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The ongoing war in Ukraine underscores just how hotly contested the airspace over the tactical edge will be in future conflicts.

There are no firm definitions for very short-range air defence (VSHORAD) or short-range air defence (SHORAD), though a 2019 official UK publication entitled ‘Joint Air Defence’ provides some useful thresholds. The document states that SHORAD systems typically engage targets at below 18.5 km range, while VSHORAD systems engage targets at under 5.6 km range. Informally, however, a common practice among air defence analysts and industry is to take the convention of describing effectors with a maximum engagement range of ≤10 km as VSHORAD, and effectors with a range of >10 km to 20 km (sometimes even going up to 25 km) as SHORAD.

VSHORAD effectors typically include surface-to-air missiles (SAMs), including the man-portable air defence system (MANPADS) sub-category, and cannon or gun-based anti-aircraft artillery (AAA). SHORAD systems by contrast only use SAMs as their effectors. Looking ahead, directed energy weapons (DEWs) such as lasers may supplement the typical effector mix in the VSHORAD range band, and possibly in the SHORAD range band further down the line. A US Congressional Research Service report published in June 2023 entitled the ‘US Army’s Manoeuvre Short-Range Air Defence System’ highlighted the force’s search for a 50 kW laser to this end.

The combined (V)SHORAD bands are inherently tactical. Assets such as SAMs and AAA, and their associated sensors, are typically deployed to protect point targets. A battalion or brigade headquarters, would be two examples of a point target, as might a tactically important bridgehead. Given (V)SHORAD’s tactical nature, it will also provide an umbrella of coverage above units at the tactical edge. Doctrinally, it is vital that (V)SHORAD assets are mobile as they must be able to move as land forces manoeuvre, continuing to provide protection from aerial threats. Assets need to be capable of engaging or sensing when mobile as the air picture will be continuously changing when tactical units are moving and engaging.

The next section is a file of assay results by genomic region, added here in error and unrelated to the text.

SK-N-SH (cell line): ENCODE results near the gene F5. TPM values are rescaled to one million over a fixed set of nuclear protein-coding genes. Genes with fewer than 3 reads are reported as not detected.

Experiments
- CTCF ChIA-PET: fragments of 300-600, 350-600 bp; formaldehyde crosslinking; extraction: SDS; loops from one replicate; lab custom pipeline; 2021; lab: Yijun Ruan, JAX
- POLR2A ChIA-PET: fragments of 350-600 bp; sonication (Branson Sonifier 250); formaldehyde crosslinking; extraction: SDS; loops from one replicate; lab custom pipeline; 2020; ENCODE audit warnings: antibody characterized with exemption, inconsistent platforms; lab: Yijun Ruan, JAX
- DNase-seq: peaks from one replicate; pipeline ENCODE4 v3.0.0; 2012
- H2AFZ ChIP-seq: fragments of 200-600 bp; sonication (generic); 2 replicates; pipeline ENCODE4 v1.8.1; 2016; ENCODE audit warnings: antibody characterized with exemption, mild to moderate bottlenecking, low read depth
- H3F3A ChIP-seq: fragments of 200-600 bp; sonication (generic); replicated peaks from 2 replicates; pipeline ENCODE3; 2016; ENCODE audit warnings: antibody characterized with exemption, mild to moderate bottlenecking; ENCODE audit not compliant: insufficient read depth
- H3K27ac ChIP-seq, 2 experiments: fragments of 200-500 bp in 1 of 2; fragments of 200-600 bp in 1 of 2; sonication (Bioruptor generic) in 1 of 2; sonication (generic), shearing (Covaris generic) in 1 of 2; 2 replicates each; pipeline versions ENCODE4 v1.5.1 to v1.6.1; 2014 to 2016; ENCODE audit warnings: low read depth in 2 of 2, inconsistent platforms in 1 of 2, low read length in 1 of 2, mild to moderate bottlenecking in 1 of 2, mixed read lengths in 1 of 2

Rada Electronic Industries has seen the company’s S-band (2.3 GHz to 2.5 GHz/2.7 GHz to 3.7 GHz) MHR multi-mission hemispheric radar outfit US Army General Dynamics’ Stryker family of wheeled armoured fighting vehicles, and teamed with kinetic effectors and optronics, to provide a mobile VSHORAD capability.
Credit: DRS RADA Technologies

(V)SHORAD Command and Control (C2) systems must take account of this, as must the communications networking short-range air defence assets. However, it may prove impractical to provide wired links between SHORAD assets at the tactical edge. Instead, tactical radio links will need to be survivable in the face of determined hostile electronic jamming. Furthermore, the links must be capacious enough to carry data pertaining to the potentially dense air picture. Data are likely to include visual imagery, the recognised air picture (RAP), including tracks, plots and Identification Friend-or-Foe (IFF) information. This traffic will be accompanied by voice, cartographic and text-based information.

Complicating matters further is the plethora of aerial threats the manoeuvre forces must contend with. Broadly speaking, these threats include unmanned aerial vehicles (UAVs) and manned fixed- and rotary-wing aircraft. UAVs and conventional aircraft are joined by surface-to-surface and air-to-surface missiles (SSM/ASM) and air-launched ordnance. Countering rockets and artillery tends to be the mission of specialist dedicated counter-rocket, artillery, and mortar (C-RAM) assets and is not routinely folded into the VSHORAD mission, since many VSHORAD systems are not capable of undertaking the C-RAM mission effectively. Dedicated C-RAM systems, however, are typically capable of serving as effective VSHORAD.


SHORAD forces will typically use optronics and radar to detect, identify, track and help engage aerial threats. Passive radio frequency (RF) capabilities also increasingly have a role to play. Passive RF systems, such as direction-finders, will seek to detect and track an aircraft by using only the latter’s emitted radio signals. Manned aircraft employ an array of electromagnetically dependent systems while radios, radars and identification friend or foe systems all transmit RF signals. Electronic support measures (ESM) can listen in to detect these transmissions. By using two or more antennas, an ESM can triangulate an aerial target via the latter’s transmissions.

Thales’ GM-200 series S-band ground-based air surveillance radar can support SHORAD as well as medium-range air surveillance. Thales recently provided the GM-200MM/C variant of the radar to the Danish military.
Credit: Thales